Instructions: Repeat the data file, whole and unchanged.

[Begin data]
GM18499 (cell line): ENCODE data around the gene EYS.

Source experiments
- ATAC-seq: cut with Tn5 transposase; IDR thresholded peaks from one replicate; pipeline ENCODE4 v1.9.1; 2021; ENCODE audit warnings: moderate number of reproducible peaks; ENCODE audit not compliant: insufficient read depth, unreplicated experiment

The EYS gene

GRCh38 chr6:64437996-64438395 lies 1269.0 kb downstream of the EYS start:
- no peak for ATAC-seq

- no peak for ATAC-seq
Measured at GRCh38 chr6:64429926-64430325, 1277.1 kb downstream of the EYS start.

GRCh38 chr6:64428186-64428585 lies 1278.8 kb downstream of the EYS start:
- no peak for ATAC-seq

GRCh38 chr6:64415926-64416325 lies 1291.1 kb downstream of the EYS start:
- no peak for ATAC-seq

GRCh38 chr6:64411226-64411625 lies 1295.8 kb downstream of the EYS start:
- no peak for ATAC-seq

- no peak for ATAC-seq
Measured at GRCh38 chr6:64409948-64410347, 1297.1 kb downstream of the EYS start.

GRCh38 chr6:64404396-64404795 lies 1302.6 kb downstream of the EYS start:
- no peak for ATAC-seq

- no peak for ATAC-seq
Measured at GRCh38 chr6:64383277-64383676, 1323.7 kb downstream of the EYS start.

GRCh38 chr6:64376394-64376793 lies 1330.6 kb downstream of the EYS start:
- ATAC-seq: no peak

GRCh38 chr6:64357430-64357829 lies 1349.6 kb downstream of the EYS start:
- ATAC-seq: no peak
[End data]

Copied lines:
GM18499 (cell line): ENCODE data around the gene EYS.

Source experiments
- ATAC-seq: cut with Tn5 transposase; IDR thresholded peaks from one replicate; pipeline ENCODE4 v1.9.1; 2021; ENCODE audit warnings: moderate number of reproducible peaks; ENCODE audit not compliant: insufficient read depth, unreplicated experiment

The EYS gene

GRCh38 chr6:64437996-64438395 lies 1269.0 kb downstream of the EYS start:
- no peak for ATAC-seq

- no peak for ATAC-seq
Measured at GRCh38 chr6:64429926-64430325, 1277.1 kb downstream of the EYS start.

GRCh38 chr6:64428186-64428585 lies 1278.8 kb downstream of the EYS start:
- no peak for ATAC-seq

GRCh38 chr6:64415926-64416325 lies 1291.1 kb downstream of the EYS start:
- no peak for ATAC-seq

GRCh38 chr6:64411226-64411625 lies 1295.8 kb downstream of the EYS start:
- no peak for ATAC-seq

- no peak for ATAC-seq
Measured at GRCh38 chr6:64409948-64410347, 1297.1 kb downstream of the EYS start.

GRCh38 chr6:64404396-64404795 lies 1302.6 kb downstream of the EYS start:
- no peak for ATAC-seq

- no peak for ATAC-seq
Measured at GRCh38 chr6:64383277-64383676, 1323.7 kb downstream of the EYS start.

GRCh38 chr6:64376394-64376793 lies 1330.6 kb downstream of the EYS start:
- ATAC-seq: no peak

GRCh38 chr6:64357430-64357829 lies 1349.6 kb downstream of the EYS start:
- ATAC-seq: no peak